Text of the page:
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1675 Massacre Site Returned to Narragansetts

1675 Massacre Site Returned to Narragansetts
November 04
14:08 2021

Massacre Site Returned to Narragansetts

It was December 19, 1675, a mind-numbingly frigid winter’s day, with a deadly blizzard roaring into Rhode Island by late afternoon.

It was a day for the Narragansetts and their cousins, the Niantics, stay inside their wigwams, close to the fire, hidden deep in Cuppi Machaug, the Great Swamp.

It was a day that almost spelled extinction for New England’s largest tribe.

The Wampanoag tribe, under Sachem Massasoit, had greeted the pilgrims in 1620 and helped them to survive that first winter. But now, 55 years later, that alliance had shattered and Massasoit’s son – King Philip – was at war with the English settlers.

Both Philip and the colonists wanted the Narragansetts to join their side. The Narragansetts rebuffed both overtures, wanting to stay neutral.

The English would have none of that, though. Three of the four United Colonies – Massachusetts Bay, Connecticut and Plymouth – plotted a sneak attack against the tribe. Rhode Island Colony was not involved.

The English militia converged on the Narragansetts’ winter camp, which was protected by a wooden palisade. They surrounded the village and set fire to the walls. Hundreds of Narragansetts were killed either by the fire or when trying to escape into the woods.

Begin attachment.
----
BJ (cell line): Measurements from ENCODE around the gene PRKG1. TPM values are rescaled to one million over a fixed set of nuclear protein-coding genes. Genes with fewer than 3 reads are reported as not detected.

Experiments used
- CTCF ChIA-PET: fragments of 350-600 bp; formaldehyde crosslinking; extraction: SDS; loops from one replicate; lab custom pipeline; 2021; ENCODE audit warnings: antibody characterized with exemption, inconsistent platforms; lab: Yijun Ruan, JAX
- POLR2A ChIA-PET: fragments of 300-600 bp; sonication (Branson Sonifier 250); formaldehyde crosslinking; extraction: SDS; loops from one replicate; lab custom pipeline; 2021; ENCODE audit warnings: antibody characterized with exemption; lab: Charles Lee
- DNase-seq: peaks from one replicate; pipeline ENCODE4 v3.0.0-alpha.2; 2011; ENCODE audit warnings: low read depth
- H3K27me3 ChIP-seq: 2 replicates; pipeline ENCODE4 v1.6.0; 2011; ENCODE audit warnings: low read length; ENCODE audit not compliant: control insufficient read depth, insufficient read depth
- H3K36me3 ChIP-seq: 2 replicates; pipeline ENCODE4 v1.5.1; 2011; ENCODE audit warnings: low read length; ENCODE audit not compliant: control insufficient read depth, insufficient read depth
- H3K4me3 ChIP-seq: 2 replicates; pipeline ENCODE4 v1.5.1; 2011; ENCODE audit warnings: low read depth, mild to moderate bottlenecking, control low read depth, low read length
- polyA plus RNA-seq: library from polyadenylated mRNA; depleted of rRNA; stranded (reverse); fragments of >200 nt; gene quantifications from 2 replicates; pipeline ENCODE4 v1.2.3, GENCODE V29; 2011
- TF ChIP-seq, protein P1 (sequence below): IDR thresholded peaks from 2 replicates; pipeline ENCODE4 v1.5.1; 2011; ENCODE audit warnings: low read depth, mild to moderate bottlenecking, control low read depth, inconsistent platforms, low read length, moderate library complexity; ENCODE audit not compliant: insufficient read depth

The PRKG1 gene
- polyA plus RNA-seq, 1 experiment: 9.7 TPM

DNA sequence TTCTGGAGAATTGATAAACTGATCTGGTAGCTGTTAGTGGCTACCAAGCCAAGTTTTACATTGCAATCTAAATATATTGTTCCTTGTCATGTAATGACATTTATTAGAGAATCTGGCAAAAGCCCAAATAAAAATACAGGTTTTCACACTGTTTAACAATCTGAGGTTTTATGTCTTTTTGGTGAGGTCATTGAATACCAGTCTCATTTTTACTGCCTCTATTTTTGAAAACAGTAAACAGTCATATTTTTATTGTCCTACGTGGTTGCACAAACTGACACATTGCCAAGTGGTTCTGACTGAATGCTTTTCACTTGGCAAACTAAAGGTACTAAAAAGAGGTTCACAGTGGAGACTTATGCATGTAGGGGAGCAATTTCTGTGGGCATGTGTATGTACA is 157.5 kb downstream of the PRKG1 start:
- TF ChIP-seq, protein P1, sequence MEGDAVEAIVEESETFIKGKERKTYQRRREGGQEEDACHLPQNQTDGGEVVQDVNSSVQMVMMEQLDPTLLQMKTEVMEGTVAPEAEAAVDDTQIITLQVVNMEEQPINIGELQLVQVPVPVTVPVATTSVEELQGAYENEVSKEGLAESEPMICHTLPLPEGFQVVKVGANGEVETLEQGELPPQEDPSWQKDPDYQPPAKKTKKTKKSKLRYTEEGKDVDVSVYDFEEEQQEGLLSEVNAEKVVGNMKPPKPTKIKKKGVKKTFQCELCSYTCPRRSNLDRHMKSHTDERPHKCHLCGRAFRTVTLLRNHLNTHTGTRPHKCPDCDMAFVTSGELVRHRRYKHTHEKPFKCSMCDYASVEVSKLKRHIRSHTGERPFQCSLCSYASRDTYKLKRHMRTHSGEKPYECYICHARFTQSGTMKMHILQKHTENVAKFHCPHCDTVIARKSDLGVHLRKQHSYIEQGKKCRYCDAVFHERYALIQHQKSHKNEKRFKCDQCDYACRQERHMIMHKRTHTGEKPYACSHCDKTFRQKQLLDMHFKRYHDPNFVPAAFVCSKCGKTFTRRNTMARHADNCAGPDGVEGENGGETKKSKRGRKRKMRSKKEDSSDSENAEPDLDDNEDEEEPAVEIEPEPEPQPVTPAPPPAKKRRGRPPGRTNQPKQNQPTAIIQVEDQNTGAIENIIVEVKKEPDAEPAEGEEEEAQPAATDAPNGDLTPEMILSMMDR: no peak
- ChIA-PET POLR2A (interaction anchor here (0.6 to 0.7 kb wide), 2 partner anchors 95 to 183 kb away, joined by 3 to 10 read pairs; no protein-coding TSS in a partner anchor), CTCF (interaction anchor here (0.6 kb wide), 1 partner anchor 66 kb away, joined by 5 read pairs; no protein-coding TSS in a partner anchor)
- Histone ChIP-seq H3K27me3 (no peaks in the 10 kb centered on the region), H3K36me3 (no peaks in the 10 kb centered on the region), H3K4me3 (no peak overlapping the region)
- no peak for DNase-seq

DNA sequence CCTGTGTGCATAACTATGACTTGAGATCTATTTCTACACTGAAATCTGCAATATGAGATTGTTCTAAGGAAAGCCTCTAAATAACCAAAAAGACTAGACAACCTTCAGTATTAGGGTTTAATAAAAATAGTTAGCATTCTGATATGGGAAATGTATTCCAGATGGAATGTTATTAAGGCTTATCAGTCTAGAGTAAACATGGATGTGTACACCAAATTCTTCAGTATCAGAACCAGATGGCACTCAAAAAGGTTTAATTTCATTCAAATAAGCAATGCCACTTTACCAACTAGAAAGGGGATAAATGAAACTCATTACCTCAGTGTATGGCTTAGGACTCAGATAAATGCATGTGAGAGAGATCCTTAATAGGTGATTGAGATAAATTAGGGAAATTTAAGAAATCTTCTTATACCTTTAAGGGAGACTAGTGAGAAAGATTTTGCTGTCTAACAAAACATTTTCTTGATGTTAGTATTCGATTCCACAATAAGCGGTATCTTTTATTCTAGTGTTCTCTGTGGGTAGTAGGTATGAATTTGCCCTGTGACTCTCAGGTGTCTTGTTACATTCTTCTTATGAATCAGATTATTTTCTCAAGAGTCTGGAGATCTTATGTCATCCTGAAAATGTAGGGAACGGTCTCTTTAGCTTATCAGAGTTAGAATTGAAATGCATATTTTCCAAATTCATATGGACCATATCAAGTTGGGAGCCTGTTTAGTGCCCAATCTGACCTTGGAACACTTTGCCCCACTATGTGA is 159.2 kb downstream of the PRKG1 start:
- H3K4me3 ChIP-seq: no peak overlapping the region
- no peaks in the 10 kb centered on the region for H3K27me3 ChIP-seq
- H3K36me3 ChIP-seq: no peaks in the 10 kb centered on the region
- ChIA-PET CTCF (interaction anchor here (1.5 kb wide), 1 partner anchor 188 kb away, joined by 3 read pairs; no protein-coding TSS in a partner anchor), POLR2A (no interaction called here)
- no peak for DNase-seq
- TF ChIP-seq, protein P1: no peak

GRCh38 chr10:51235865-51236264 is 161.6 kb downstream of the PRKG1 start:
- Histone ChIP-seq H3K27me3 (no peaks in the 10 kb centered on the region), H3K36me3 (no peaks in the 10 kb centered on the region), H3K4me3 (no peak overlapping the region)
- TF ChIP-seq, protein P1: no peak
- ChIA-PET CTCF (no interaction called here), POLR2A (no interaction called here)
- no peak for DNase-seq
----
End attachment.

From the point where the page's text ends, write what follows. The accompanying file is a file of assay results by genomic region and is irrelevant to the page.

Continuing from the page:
The Great Swamp massacre ended the Narragansetts’ power in the region. The land remained in tribal hands until 1906, when the Hazard family gifted the land the Rhode Island Historical Society.

In the 1990s, discussion percolated about whether the spot could be conveyed to the tribe, and the issue was made a priority several years ago, said C. Morgan Grefe, executive director of the historical society.

Deed searches and research were done to understand why the land was gifted in the first place, she said.

“It is a profound part of the past. They wanted to make sure this was a place of remembrance,” Grefe said of the Hazards.

Neil F.X. Kelly, now retired deputy chief of the attorney general’s civil division, assisted the nonprofit society with clearing any legal hurdles and winning approval of the transfer from Superior Court Presiding Justice Alice B. Gibney, Grefe said.

“We are tremendously happy to facilitate this transfer and now believe it’s in the best hands,” Grefe said.

 

FEATUTRED PHOTO: New England Historical Society

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Summary: 1675 Massacre Site Returned to Narragansetts

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